www.artbycadams.com presents the Art of Pierre Auguste Renoir
Pierre Auguste Renoir was born in France in 1841 and passed away in 1919. Renoir was a leader of the Impressionist style. Impressionism is characterized by relatively small, thin, yet visible brush strokes, open composition with emphasis on depiction of light in its changing qualities. Often impressionists accentuate the effects of the passage of time, ordinary subject matter, and inclusion of movement as a crucial element of human perception and experience. Often Impressionism offers unusual visual angles. The artists defied the rules of academic painting to create their own style; a different way of seeing the world.
Renoir came from a modest family and quit school at 13 to be employed by a porcelain manufacturer. He tired of the subject matter and was fortunate to live close to the Louve. The world thanks him for visiting the art residing in that incredible place! His paintings are notable for their vibrant light and saturated color. Renoir suggested the details of a scene through freely brushed color so that his figures fuse softly with each other and with backgrounds.
Portrait of Jeanne Samary was painted in 1877. It resides in the Pushkin Museum of Art in Moscow. Jeanne Samary was a French actress at the Comédie-Française. I like the colors in this portrait. I see an active person resigned to sitting for hours on end. She doesn’t appear reluctant nor does she look bored. But she looks to me as if a deep and restless sigh will escape her soon.
The Piazza San Marco, Venice was painted in 1881 and resides at the Minneapolis Institute of Art. On his tour of Italy, Renoir made a stop in Venice in late October 1881. He depicted the domes of the Cathedral of San Marco gleaming in the midday sun. This painting was left in a sketch-like state without any studio reworking. Executed in a typically Impressionist technique, the canvas is loosely covered with bold, hurriedly applied strokes of bright, unmixed colors. Simple daubs of paint depict the light falling across the church's façade, as well as the people and fluttering pigeons on the piazza.
Luncheon of the Boating Party was painted in 1881. It is oil on canvas and measures 51”x68”. It resides in the Phillips Collection in Washington DC. Renoir’s future wife Aline is seated lower left playing with the dog. The diagonal of the railing serves to demarcate the two halves of the composition, one densely packed with figures, the other all but empty, save for the two figures conversing and made prominent by contrast. In this painting Renoir has captured a great deal of light. The main focus of light is coming from the large opening in the balcony, beside the large man in the hat. The sleeveless shirts of both men in the foreground and the table-cloth all work together to reflect this light and send it through the whole composition.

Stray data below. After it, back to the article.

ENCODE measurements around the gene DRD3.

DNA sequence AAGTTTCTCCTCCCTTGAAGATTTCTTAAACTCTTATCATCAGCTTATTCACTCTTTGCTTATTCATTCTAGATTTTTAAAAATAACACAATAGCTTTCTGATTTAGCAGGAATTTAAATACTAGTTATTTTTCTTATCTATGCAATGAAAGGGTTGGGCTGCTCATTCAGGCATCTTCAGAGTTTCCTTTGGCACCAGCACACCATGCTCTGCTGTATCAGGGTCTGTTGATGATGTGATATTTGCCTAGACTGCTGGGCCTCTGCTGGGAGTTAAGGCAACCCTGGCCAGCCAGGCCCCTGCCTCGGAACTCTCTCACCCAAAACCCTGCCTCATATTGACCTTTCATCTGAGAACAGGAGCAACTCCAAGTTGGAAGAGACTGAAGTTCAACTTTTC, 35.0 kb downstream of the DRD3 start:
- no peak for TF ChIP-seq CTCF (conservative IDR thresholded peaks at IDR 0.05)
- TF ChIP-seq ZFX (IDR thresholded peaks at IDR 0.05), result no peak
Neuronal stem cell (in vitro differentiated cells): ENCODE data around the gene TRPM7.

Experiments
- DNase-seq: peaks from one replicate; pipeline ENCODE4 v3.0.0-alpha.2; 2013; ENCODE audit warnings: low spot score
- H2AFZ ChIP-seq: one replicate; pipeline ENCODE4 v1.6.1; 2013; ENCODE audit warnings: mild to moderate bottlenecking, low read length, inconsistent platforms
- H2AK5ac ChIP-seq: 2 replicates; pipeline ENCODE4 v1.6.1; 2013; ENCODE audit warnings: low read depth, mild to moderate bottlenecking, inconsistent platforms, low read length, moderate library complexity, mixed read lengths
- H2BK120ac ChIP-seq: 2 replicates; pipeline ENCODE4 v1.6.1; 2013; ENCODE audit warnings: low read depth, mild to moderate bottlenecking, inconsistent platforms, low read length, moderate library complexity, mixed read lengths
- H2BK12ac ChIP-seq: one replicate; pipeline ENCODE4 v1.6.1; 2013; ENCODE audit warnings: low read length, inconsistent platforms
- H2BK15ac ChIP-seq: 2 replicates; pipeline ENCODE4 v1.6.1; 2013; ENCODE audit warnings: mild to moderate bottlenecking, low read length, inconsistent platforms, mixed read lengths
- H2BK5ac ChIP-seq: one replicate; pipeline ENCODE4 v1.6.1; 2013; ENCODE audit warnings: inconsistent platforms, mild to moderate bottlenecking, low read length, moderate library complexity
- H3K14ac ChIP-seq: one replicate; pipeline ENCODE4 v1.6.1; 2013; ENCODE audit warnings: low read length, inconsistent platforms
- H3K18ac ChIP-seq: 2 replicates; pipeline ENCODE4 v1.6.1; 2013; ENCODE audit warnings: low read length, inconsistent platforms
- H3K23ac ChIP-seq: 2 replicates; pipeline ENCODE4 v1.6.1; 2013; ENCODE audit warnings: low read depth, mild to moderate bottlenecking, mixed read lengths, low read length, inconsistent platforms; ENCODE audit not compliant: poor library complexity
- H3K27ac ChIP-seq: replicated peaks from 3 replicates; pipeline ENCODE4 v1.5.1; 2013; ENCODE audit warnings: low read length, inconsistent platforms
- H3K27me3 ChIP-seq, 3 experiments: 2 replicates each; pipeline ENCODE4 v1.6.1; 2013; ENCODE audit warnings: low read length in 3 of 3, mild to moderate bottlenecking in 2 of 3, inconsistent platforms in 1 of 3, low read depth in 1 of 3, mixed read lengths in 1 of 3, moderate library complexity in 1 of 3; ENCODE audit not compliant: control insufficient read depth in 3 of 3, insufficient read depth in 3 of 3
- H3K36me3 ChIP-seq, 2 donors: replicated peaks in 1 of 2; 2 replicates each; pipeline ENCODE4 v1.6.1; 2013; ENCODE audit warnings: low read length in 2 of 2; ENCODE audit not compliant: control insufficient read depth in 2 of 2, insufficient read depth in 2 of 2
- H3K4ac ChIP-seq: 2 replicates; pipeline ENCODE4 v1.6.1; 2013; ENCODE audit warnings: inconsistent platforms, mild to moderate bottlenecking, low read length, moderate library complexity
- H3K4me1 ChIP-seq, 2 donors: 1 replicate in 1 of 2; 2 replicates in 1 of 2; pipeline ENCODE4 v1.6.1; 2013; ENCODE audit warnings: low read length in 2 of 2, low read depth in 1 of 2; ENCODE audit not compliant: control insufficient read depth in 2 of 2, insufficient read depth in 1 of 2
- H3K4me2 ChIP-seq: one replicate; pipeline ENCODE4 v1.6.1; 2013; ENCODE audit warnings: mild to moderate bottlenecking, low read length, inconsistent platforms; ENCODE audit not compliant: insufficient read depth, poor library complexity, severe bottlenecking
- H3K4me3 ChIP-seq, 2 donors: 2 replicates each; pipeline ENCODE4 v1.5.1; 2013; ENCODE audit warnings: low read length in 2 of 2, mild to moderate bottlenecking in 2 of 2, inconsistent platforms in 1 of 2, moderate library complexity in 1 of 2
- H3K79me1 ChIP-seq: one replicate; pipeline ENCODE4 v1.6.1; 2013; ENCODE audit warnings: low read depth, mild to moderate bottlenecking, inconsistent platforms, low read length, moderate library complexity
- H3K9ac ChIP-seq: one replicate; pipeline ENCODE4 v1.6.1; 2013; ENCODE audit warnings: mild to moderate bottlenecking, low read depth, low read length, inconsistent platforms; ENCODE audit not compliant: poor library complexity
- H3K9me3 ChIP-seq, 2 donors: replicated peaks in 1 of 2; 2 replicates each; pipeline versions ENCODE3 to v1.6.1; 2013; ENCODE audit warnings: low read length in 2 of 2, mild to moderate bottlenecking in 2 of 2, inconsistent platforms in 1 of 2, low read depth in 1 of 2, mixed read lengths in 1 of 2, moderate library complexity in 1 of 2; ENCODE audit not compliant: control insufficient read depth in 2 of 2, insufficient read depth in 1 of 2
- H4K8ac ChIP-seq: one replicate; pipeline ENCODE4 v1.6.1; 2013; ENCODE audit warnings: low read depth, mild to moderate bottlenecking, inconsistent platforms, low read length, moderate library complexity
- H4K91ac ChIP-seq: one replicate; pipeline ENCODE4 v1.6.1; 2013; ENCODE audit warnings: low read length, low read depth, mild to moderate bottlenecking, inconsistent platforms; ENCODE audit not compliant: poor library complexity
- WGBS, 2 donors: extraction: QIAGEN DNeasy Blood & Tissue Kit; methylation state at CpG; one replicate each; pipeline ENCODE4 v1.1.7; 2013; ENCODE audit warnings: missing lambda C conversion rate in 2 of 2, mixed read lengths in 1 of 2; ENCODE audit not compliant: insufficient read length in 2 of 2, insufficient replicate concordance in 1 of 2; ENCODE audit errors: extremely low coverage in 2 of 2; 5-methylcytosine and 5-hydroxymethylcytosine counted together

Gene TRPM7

Renoir painted Umbrellas in 1885. It resides in the Dublin City Gallery. We are placed in a busy Parisian street among 6 principal figures that fill the foreground. A crowd completely blocks the boulevard beyond. The top quarter of the painting is filled with umbrellas. The painting was completed in 2 stages with a gap of 4 years between each stage. It shows the change in Renoir’s art during the 1880’s when he was moving away from Impressionism and looking toward classical art. The group on the right includes a mother and her daughters and the woman in profile in the center are painted in a characteristically Impressionist style with delicate strokes of rich, luminous tones. On the left of the composition and completed during the second stage Renoir used a more linear style. The figures, including the full-length young woman and the man standing behind her have clearly defined outlines with precisely drawn features for a greater sense of three-dimensional form.
Still Life Flowers and Fruit was created in 1889. This exquisite and sumptuous painting is in a private collection. When Renoir painted this piece he rejected Impressionism as he perceived limitations with the style. We are drawn by 3 distinct elements, the flowers, the fruit and the vase. He used the vibrancy with vivid hues of Impressionism. The audacious red he used in the bouquet and in both groupings of fruit masterfully connects the separate elements and brings balance to the composition.
Sometimes our lives have stellar moments we think about for the rest of our lives. Throughout my life Renoir has been an artist I go back to over and over again. I have been lucky to attend 4 different shows of Renoir paintings. It doesn’t matter if what I am seeing is one I have seen in a publication somewhere. It will give me joy to see it up close and personal. It will help me lift myself. I saw a Renoir exhibit in Belgium, twice in Canada and in the USA. Many artists affect me this way and I am fortunate to appreciate it.
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